Pretoria, South Africa (SportsNetwork.com) - Oscar Pistorius exited the witness stand on Tuesday after five exhausting days of cross-examination from prosecutor Gerrie Nel in the South African sprinter's trial for the murder of girlfriend Reeva Steenkamp.
Steenkamp was killed by Pistorius on Feb. 14, 2013 in the bathroom of his home. He has maintained the shooting was an accident, believing he was firing into the bathroom at an intruder. The prosecution has countered that he knew Steenkamp was in the bathroom in a premeditated murder.
"She was locked into the bathroom and you armed yourself with the sole purpose of shooting and killing her. That is what you did," said Nel on Tuesday.
Nel has stated the prosecution believes Pistorius and Steenkamp had an argument and she ran to the bathroom before the Olympian fired four shots through the locked door.
Pistorius again claimed Tuesday that he thought his life was in danger from an intruder when he fired his gun.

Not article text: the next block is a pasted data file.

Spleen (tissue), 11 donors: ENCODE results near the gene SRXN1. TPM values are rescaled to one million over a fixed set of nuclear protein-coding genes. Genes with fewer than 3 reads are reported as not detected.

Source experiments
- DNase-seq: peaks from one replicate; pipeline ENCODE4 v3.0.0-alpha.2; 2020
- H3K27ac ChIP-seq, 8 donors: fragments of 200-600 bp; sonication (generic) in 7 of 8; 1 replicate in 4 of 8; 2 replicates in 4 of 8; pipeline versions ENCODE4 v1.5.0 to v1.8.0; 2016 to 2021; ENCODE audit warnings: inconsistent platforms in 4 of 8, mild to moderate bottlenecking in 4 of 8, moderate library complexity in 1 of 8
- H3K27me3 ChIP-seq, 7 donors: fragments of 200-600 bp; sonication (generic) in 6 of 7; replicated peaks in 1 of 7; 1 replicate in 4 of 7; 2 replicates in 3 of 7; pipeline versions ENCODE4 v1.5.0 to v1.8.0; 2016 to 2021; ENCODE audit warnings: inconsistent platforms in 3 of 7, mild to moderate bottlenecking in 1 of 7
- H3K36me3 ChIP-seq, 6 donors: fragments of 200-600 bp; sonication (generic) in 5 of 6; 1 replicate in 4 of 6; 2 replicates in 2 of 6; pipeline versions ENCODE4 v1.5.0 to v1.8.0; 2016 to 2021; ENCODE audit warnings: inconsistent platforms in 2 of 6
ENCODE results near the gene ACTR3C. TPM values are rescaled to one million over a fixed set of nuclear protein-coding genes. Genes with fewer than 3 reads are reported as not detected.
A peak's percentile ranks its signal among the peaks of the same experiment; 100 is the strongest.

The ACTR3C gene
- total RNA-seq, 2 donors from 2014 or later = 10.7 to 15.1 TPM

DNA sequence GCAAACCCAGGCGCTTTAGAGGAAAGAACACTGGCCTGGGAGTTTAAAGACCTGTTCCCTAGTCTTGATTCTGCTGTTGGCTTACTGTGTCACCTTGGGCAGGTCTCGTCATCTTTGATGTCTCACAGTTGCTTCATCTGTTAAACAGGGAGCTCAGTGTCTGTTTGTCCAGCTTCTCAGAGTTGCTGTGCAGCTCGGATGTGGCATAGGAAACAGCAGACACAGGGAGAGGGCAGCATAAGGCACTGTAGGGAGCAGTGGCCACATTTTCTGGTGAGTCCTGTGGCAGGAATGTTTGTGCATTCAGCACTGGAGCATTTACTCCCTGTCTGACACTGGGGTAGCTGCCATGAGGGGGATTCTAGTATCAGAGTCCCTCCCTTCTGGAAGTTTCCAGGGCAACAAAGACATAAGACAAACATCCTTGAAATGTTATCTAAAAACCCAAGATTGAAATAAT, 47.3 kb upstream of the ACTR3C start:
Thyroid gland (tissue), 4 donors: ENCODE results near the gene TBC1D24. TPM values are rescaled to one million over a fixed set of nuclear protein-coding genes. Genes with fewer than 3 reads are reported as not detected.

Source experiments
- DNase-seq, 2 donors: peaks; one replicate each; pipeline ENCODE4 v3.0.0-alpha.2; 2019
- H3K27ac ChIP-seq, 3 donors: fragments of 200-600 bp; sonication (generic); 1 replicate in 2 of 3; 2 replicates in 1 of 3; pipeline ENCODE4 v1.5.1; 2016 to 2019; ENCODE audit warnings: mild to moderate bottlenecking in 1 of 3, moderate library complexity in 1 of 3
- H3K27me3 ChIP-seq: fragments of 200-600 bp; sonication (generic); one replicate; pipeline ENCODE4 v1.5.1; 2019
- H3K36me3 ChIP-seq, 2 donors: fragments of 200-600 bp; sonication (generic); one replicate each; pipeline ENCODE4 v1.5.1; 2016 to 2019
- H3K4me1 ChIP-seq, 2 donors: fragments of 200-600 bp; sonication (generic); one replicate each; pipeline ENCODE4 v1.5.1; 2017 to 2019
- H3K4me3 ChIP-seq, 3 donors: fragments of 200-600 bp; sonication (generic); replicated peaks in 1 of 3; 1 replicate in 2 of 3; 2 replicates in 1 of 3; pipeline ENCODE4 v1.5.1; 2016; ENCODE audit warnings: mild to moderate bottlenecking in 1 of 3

"I believed that there was a threat on my life," Pistorius said.
The defense then continued its case with expert witnesses on Tuesday afternoon.
Judge Thokozile Masipa will decide guilt or innocence in the trial, which began March 3 and is being broadcast throughout South Africa and other parts of the world. South Africa does not have trial by jury.
In addition to the murder charge, Pistorius also faces charges of contravening South Africa's Firearms Control Act.
The murder charge could carry a sentence of life in prison. There is no death penalty in South Africa.
Steenkamp, who was 29 years old, was a model and reality television star in South Africa.
Pistorius, known as the "Blade Runner," made history at the London Olympics in 2012 when he became the first double-amputee runner to compete in the Games. He had both legs amputated before he was a year old after being born without fibula bones and runs on prosthetic blades.
The International Association of Athletics Federations (IAAF) had initially said that his prosthetics were considered technical aids and in violation of an IAAF rule. But the Court of Arbitration for Sport later overturned that decision, making him eligible to compete against able-bodied runners.
Pistorius qualified for South Africa's Olympic team in 2012 and competed in the 400-meter race, reaching the semifinals, and the 1,600-meter relay.